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that, with a one-in-a-million chance of injury or death, the regulation was not worth keeping if the consequence of its removal was the death of 60 people in this country?

Mr. Bercow: At least part of the valid point that my hon. Friend makes is the fact that something with a benign name does not necessarily mean that it will have a benign content. Does he agree that we should take care not to confine ourselves to the discussion of manufacturing industry or high-tech business, or even of the impact of regulation on the public sector, but that we should be prepared to consider the impact of regulation on agriculture? May I tell him that regular reviews of the integrated pollution prevention controls would be warmly received by Mr. James King of Cowley farm, Preston Bisset, near Buckingham in my constituency, as a welcome, if belated, wedding present?

Mr. Fabricant: I can well imagine that Preston Bisset welcomes the very important remark that my hon. Friend makes. Incidentally, I wish Mr. King a very happy wedding in the hope that he might be watching on the Parliament channel--but that, of course, would be out of order, Madam Deputy Speaker, so I shall not pursue that line further. As well giving a plug for his constituent, my hon. Friend points out that, as the hon. Member for Eccles said, the Bill and new clause 1 would apply to many areas.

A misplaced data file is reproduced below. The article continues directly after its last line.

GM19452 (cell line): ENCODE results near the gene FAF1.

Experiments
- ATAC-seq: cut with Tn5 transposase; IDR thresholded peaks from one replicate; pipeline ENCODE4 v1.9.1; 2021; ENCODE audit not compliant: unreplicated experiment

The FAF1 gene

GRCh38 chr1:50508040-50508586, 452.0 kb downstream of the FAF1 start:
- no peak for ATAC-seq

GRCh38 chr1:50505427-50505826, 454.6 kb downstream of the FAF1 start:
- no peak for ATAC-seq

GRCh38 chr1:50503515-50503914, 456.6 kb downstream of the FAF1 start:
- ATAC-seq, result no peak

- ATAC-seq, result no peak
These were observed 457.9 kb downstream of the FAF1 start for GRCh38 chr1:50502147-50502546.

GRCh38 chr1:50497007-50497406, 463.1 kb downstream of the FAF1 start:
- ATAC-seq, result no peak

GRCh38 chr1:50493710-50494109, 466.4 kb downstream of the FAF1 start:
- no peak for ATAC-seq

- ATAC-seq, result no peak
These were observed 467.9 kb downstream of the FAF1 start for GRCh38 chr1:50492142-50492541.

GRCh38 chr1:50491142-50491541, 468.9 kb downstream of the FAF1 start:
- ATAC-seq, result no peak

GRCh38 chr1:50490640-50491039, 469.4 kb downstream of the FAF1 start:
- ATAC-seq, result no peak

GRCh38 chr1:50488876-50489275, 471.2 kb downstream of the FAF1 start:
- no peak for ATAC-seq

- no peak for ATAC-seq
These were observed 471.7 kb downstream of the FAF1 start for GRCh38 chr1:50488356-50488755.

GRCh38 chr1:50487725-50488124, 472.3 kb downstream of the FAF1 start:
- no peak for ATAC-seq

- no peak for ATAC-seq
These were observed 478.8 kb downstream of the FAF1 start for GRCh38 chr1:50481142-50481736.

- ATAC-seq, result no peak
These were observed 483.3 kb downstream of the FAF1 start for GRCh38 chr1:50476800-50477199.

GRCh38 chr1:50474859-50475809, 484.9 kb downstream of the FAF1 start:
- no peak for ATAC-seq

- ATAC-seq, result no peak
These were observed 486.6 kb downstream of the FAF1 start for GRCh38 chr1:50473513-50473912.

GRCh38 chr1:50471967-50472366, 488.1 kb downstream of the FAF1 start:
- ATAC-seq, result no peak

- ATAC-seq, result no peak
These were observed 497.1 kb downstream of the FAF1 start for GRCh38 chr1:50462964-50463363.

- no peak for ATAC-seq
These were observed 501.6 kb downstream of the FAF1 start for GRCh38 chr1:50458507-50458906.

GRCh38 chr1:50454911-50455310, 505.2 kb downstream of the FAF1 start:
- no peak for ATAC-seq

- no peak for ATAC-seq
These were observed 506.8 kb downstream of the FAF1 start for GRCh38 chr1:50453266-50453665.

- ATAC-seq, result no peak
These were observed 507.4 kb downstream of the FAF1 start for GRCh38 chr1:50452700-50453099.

We should not underestimate the inability of new clause 1, or any of the provisions in the Bill, to deal with regulations that emanate from the House under a directive from the European Union. My hon. Friend the Member for Congleton (Mrs. Winterton) has already said that many regulations come directly from EU directives. We in the House must ask ourselves two questions. First, are we gold-plating the directives? Are we making the directives so tough that they provide an imbalance--an unlevel playing field--between this country and other EU countries? Secondly, do we enforce such directives to a greater degree than those in other EU countries, so that, yet again, we have compounded the problem of the unlevel playing field? I should like my hon. Friend the Member for South Cambridgeshire to say in winding up whether new clause 1, which Conservative Members support, would deal with that problem. Could we review legislation that is a direct consequence of EU directives? How could we seek to reverse such orders?

Mr. Geoffrey Clifton-Brown (Cotswold): My hon. Friend makes some powerful and cogent points. He is dealing with whether regulations arise from our own domestic Parliament or from Europe. I draw the attention of the House to my entry in the Register of Members' Interests. Many of the regulations relate to agriculture, which is probably the most regulated sector in the EU. Has he any evidence that the United Kingdom tends to implement such regulations quicker than any other member state? I commend the official Conservative agriculture policy, which is now only to implement European regulations at the speed of the slowest European country. Does he think that that would encourage the Commission to issue fewer regulations?